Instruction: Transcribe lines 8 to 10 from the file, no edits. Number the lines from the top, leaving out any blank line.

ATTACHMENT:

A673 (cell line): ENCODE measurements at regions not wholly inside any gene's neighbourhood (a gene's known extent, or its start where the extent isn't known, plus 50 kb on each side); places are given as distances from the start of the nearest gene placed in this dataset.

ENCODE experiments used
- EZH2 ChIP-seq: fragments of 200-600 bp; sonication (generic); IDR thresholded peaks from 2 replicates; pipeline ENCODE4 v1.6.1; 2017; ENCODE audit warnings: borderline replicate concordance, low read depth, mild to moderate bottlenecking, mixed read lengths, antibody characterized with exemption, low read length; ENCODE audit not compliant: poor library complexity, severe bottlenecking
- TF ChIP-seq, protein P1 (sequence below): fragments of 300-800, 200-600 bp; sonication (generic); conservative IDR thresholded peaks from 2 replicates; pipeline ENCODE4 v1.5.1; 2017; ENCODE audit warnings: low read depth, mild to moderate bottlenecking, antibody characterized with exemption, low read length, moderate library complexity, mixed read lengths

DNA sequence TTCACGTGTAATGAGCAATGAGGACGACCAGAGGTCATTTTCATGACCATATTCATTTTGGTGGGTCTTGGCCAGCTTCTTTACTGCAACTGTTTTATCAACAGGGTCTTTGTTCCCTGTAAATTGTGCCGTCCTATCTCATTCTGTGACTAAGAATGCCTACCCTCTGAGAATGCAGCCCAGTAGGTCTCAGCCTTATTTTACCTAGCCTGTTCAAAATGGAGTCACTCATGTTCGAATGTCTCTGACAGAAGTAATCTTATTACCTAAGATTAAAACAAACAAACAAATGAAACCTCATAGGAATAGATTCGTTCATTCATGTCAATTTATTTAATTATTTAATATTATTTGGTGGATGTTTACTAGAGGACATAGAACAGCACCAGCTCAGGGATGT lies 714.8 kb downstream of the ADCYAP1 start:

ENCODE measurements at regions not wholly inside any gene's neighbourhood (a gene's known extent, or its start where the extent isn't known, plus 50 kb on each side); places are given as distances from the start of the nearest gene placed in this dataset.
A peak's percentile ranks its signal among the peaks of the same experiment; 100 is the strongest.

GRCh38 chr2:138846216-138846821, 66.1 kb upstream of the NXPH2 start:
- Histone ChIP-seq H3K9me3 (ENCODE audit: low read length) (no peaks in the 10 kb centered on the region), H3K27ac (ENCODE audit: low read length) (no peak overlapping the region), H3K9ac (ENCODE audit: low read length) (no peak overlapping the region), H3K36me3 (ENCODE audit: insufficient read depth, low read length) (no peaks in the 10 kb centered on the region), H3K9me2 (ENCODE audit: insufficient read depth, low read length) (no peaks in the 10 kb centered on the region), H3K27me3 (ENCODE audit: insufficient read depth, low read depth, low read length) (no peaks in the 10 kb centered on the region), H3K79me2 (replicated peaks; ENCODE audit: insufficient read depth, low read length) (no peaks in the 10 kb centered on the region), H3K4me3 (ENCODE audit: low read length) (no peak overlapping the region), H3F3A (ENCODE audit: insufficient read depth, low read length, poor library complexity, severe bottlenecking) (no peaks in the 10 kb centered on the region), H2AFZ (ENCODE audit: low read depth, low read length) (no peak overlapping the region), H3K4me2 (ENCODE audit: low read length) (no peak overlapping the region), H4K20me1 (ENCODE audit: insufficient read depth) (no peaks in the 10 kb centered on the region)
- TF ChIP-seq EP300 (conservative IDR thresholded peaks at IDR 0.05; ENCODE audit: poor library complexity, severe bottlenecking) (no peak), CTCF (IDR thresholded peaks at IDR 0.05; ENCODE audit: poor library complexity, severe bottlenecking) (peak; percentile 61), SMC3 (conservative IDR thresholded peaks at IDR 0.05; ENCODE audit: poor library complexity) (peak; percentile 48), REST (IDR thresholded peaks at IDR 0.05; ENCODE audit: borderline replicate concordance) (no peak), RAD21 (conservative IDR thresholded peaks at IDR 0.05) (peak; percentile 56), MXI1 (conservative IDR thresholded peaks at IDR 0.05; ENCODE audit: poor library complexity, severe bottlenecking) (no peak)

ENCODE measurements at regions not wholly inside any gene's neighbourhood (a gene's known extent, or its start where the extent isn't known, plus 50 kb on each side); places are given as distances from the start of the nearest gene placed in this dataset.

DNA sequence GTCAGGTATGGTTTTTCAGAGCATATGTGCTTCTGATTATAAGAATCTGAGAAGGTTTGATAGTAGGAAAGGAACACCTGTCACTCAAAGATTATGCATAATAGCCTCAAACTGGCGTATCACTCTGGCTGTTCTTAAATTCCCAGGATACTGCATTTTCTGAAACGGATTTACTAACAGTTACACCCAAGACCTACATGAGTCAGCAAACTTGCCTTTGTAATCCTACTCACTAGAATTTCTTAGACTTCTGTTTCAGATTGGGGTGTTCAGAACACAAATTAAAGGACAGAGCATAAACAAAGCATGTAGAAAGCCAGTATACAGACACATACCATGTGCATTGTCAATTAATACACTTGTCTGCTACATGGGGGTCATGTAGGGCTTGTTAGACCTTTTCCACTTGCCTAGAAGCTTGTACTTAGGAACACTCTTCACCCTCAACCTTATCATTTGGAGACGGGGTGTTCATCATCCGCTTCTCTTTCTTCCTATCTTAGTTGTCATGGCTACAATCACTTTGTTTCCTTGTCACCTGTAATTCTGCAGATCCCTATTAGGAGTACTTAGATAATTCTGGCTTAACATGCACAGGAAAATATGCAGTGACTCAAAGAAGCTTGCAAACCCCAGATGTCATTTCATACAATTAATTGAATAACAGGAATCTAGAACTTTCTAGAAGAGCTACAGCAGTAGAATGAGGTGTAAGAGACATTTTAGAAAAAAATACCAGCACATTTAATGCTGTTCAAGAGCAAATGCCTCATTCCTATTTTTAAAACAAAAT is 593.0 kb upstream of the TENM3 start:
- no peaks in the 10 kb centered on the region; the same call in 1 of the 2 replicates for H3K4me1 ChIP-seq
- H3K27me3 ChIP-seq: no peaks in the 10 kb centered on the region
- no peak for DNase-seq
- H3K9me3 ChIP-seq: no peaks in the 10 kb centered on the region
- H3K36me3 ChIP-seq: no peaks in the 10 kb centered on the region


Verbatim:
GRCh38 chr2:138846216-138846821, 66.1 kb upstream of the NXPH2 start:
- Histone ChIP-seq H3K9me3 (ENCODE audit: low read length) (no peaks in the 10 kb centered on the region), H3K27ac (ENCODE audit: low read length) (no peak overlapping the region), H3K9ac (ENCODE audit: low read length) (no peak overlapping the region), H3K36me3 (ENCODE audit: insufficient read depth, low read length) (no peaks in the 10 kb centered on the region), H3K9me2 (ENCODE audit: insufficient read depth, low read length) (no peaks in the 10 kb centered on the region), H3K27me3 (ENCODE audit: insufficient read depth, low read depth, low read length) (no peaks in the 10 kb centered on the region), H3K79me2 (replicated peaks; ENCODE audit: insufficient read depth, low read length) (no peaks in the 10 kb centered on the region), H3K4me3 (ENCODE audit: low read length) (no peak overlapping the region), H3F3A (ENCODE audit: insufficient read depth, low read length, poor library complexity, severe bottlenecking) (no peaks in the 10 kb centered on the region), H2AFZ (ENCODE audit: low read depth, low read length) (no peak overlapping the region), H3K4me2 (ENCODE audit: low read length) (no peak overlapping the region), H4K20me1 (ENCODE audit: insufficient read depth) (no peaks in the 10 kb centered on the region)
- TF ChIP-seq EP300 (conservative IDR thresholded peaks at IDR 0.05; ENCODE audit: poor library complexity, severe bottlenecking) (no peak), CTCF (IDR thresholded peaks at IDR 0.05; ENCODE audit: poor library complexity, severe bottlenecking) (peak; percentile 61), SMC3 (conservative IDR thresholded peaks at IDR 0.05; ENCODE audit: poor library complexity) (peak; percentile 48), REST (IDR thresholded peaks at IDR 0.05; ENCODE audit: borderline replicate concordance) (no peak), RAD21 (conservative IDR thresholded peaks at IDR 0.05) (peak; percentile 56), MXI1 (conservative IDR thresholded peaks at IDR 0.05; ENCODE audit: poor library complexity, severe bottlenecking) (no peak)